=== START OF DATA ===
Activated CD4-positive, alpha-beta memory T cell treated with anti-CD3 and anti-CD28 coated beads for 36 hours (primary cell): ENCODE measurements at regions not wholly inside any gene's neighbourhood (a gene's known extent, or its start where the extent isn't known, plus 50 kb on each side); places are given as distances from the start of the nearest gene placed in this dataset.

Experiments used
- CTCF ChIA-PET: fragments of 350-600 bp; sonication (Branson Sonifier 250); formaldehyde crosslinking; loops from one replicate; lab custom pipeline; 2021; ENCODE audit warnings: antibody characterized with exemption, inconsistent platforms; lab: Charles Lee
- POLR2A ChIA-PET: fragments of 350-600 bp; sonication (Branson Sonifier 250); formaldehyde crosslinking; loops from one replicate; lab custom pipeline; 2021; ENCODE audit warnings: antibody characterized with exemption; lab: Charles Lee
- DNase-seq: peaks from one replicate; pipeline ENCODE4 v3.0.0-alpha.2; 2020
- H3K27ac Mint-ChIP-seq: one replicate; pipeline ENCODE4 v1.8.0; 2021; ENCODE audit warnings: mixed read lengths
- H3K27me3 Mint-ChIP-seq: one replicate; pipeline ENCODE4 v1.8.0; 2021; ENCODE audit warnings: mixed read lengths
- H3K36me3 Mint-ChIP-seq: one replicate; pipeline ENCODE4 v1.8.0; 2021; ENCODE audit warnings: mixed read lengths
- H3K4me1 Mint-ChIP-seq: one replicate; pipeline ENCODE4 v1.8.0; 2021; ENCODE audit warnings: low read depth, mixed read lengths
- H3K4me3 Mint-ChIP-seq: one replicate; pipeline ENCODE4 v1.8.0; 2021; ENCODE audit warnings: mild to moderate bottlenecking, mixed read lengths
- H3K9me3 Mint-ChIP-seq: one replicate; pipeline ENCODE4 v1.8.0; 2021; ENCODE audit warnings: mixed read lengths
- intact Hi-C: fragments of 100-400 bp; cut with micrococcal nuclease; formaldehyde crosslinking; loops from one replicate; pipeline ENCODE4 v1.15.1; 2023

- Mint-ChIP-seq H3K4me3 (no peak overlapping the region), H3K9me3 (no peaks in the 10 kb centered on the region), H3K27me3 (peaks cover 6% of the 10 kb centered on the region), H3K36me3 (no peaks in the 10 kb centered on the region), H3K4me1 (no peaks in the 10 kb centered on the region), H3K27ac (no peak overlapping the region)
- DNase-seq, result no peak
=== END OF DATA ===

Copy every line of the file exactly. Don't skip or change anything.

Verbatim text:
Activated CD4-positive, alpha-beta memory T cell treated with anti-CD3 and anti-CD28 coated beads for 36 hours (primary cell): ENCODE measurements at regions not wholly inside any gene's neighbourhood (a gene's known extent, or its start where the extent isn't known, plus 50 kb on each side); places are given as distances from the start of the nearest gene placed in this dataset.

Experiments used
- CTCF ChIA-PET: fragments of 350-600 bp; sonication (Branson Sonifier 250); formaldehyde crosslinking; loops from one replicate; lab custom pipeline; 2021; ENCODE audit warnings: antibody characterized with exemption, inconsistent platforms; lab: Charles Lee
- POLR2A ChIA-PET: fragments of 350-600 bp; sonication (Branson Sonifier 250); formaldehyde crosslinking; loops from one replicate; lab custom pipeline; 2021; ENCODE audit warnings: antibody characterized with exemption; lab: Charles Lee
- DNase-seq: peaks from one replicate; pipeline ENCODE4 v3.0.0-alpha.2; 2020
- H3K27ac Mint-ChIP-seq: one replicate; pipeline ENCODE4 v1.8.0; 2021; ENCODE audit warnings: mixed read lengths
- H3K27me3 Mint-ChIP-seq: one replicate; pipeline ENCODE4 v1.8.0; 2021; ENCODE audit warnings: mixed read lengths
- H3K36me3 Mint-ChIP-seq: one replicate; pipeline ENCODE4 v1.8.0; 2021; ENCODE audit warnings: mixed read lengths
- H3K4me1 Mint-ChIP-seq: one replicate; pipeline ENCODE4 v1.8.0; 2021; ENCODE audit warnings: low read depth, mixed read lengths
- H3K4me3 Mint-ChIP-seq: one replicate; pipeline ENCODE4 v1.8.0; 2021; ENCODE audit warnings: mild to moderate bottlenecking, mixed read lengths
- H3K9me3 Mint-ChIP-seq: one replicate; pipeline ENCODE4 v1.8.0; 2021; ENCODE audit warnings: mixed read lengths
- intact Hi-C: fragments of 100-400 bp; cut with micrococcal nuclease; formaldehyde crosslinking; loops from one replicate; pipeline ENCODE4 v1.15.1; 2023

- Mint-ChIP-seq H3K4me3 (no peak overlapping the region), H3K9me3 (no peaks in the 10 kb centered on the region), H3K27me3 (peaks cover 6% of the 10 kb centered on the region), H3K36me3 (no peaks in the 10 kb centered on the region), H3K4me1 (no peaks in the 10 kb centered on the region), H3K27ac (no peak overlapping the region)
- DNase-seq, result no peak